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I am working at two branch offices and have been tasked with where to place active-directory integrated DNS severs and what type to use.

one of the branch offices is very small (5 users) and has very slow network connectivity. do I need a DNS server and, if so, what type of zone should it host?

the second branch office is much larger (about 30 users) and has a better network connectivity. does this office need a DNS Server and , if so, what type of zone Would you recommend?

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Where are the resources that users need access to? Where to place the DC/DNS server is only part of the equation. It does the users no good to authenticate to a local DC with local DNS resolution if they don't have access to resources (shares, printers, Exchange, etc.). –  joeqwerty Oct 1 '12 at 18:40
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Active Directory integrated zones must be hosted by Domain Controllers (DCs), and all Active Directory integrated zones are primary zones. Given this, we’re really talking about where to place Domain Controllers servicing the additional role of DNS server.

Determining where to place DCs/DNS servers isn’t always straight-forward. However, as a rule of thumb, I take the view that any branch location that’s going to be utilize Active Directory services (authentication, file services, etc), benefits from having a local DC and domain-integrated DNS services.

You might already know much of this, so bear with me…

When deciding where to place DC/DNS Servers, keep the following things in mind:

  • Domain members rely heavily on DNS services to locate domain resources. For example, when a domain-joined computer boots, it queries domain Service Locator records (SRV) in DNS to locate a Domain Controller against which to authenticate. Without a local DNS instance, this process has to take place over a potentially slow site link. Of course, once a computer has located a Domain Controller, it will continue to authenticate against that server until it something forces the client to find another DC.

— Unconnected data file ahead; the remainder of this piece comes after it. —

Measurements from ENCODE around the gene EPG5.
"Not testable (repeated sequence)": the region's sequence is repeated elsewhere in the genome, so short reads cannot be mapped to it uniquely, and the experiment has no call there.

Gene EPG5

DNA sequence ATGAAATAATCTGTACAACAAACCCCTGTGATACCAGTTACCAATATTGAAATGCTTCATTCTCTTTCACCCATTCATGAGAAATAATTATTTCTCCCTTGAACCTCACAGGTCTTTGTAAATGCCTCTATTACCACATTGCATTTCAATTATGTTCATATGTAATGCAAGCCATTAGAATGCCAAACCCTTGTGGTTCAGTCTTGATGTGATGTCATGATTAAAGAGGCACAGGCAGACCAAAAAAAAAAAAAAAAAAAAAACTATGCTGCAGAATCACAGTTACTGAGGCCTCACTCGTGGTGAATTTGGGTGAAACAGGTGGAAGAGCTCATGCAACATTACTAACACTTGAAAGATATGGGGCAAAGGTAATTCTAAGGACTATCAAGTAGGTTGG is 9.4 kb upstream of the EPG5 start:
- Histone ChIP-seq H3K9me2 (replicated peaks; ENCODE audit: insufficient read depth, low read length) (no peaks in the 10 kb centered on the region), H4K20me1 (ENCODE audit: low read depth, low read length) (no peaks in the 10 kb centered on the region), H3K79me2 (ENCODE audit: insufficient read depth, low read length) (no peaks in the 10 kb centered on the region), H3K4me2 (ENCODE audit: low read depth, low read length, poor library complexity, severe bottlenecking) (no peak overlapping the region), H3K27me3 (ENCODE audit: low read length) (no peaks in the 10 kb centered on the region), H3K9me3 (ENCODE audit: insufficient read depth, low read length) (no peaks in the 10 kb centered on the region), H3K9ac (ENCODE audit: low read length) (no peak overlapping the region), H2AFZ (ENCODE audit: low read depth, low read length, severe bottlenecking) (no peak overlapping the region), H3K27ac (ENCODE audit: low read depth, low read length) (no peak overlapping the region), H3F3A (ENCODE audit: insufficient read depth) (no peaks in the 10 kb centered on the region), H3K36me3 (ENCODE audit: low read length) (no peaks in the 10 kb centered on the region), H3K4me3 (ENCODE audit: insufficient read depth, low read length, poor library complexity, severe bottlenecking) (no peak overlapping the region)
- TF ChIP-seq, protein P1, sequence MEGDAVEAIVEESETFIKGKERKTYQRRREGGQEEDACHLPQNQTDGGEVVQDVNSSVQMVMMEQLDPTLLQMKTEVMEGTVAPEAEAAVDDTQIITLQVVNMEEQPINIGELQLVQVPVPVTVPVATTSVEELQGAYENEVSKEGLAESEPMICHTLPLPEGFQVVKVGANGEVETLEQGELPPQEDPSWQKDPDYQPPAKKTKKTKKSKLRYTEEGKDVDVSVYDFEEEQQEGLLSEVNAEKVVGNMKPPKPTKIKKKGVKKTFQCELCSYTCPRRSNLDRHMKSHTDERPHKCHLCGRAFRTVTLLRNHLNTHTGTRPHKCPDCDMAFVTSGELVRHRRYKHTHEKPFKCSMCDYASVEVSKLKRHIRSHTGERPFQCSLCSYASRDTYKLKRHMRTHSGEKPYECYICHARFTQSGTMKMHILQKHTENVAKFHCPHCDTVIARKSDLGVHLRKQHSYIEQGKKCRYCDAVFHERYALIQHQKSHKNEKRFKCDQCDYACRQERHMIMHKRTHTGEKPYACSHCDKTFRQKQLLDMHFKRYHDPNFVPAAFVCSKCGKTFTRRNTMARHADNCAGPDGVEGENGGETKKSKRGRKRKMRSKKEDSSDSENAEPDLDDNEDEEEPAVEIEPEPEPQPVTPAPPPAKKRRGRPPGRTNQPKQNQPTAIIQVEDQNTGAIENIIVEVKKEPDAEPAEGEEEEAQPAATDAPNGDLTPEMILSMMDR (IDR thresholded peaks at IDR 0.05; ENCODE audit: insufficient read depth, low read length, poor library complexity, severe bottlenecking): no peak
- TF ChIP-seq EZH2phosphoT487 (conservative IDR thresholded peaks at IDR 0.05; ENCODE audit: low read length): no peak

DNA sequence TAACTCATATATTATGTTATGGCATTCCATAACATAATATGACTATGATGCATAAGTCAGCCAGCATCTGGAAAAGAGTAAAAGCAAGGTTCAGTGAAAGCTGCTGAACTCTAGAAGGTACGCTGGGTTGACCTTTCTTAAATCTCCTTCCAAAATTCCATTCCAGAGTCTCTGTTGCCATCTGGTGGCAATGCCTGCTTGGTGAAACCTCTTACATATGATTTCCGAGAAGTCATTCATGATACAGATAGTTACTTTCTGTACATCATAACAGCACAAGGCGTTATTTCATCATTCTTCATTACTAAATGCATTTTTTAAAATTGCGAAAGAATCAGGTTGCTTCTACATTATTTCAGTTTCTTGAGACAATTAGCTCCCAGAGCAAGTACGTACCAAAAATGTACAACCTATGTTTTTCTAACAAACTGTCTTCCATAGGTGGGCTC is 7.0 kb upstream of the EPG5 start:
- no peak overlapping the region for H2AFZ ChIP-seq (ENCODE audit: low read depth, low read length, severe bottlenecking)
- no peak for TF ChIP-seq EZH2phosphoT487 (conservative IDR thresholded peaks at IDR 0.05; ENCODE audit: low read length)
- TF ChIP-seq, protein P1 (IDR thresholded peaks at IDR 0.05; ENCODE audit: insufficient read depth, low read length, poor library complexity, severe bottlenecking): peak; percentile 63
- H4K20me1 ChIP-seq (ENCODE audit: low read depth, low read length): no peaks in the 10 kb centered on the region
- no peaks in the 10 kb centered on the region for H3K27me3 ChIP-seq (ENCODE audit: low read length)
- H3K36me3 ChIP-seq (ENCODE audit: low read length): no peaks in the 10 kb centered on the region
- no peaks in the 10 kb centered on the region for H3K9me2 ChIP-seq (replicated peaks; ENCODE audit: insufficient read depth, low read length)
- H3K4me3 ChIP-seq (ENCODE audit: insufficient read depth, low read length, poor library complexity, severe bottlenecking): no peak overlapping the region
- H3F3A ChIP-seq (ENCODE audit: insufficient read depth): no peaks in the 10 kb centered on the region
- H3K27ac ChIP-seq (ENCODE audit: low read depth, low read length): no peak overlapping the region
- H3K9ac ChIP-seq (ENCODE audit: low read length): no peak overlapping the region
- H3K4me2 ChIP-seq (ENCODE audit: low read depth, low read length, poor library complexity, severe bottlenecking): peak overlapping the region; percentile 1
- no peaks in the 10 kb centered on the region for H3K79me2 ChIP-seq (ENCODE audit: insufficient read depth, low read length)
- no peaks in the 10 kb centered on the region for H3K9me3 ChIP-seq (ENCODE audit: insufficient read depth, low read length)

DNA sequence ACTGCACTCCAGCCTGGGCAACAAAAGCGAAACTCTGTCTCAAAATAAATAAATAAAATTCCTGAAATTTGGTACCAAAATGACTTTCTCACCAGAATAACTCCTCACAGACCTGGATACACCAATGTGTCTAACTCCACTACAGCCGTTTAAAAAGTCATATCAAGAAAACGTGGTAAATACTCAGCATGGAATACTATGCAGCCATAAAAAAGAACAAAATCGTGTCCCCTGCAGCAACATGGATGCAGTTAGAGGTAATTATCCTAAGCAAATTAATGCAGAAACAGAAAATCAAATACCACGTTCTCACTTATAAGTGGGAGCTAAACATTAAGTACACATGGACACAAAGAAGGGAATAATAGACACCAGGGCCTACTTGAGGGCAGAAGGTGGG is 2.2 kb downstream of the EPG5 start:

• Over a slow link, the regular activities of authenticating against remote DCs, querying domain resources, and performing other standard DNS lookups can create a sluggish and somewhat irksome user experience. A local DC/DNS server can greatly improve the user experience (I’m all about user experience) by eliminating delays.

  • If the link between sites goes down and there is no local DNS service, your users won’t be able to browse the Internet unless you’ve configured secondary DNS servers. The problem I’ve had with secondary DNS servers is that each query first attempts to contact the primary DNS server before attempting the secondary DNS server. This really wrecks the user experience.

For a small branch office with 5 users and a slow link, you might be able to get away without a local DC/DNS server as long as:

  • Users aren’t dependent on the ability to authenticate against the domain (if a remote DC isn’t available to service authentication requests, users should still be able to log on to their local systems using cached credentials).

  • Non-domain DNS servers are available to service queries in the event your site link goes down. Some DNS-enabled routers can selectively forward requests for select domains to specific DNS servers. For example, normal DNS queries can be forwarded to publicly available DNS servers (such as the DNS servers provided by your ISP), while queries to mydomain.local can be forwarded over a secure site link to your internal DNS server. This method eliminates the delay of failing over from a primary to secondary DNS servers per client.

That said, I think you would still be better off with a local DC/DNS server even though you only have 5 users. Have you looked into Read Only Domain Controllers?

For your larger branch office, I would definitely recommend provision the site a local DC/DNS server.

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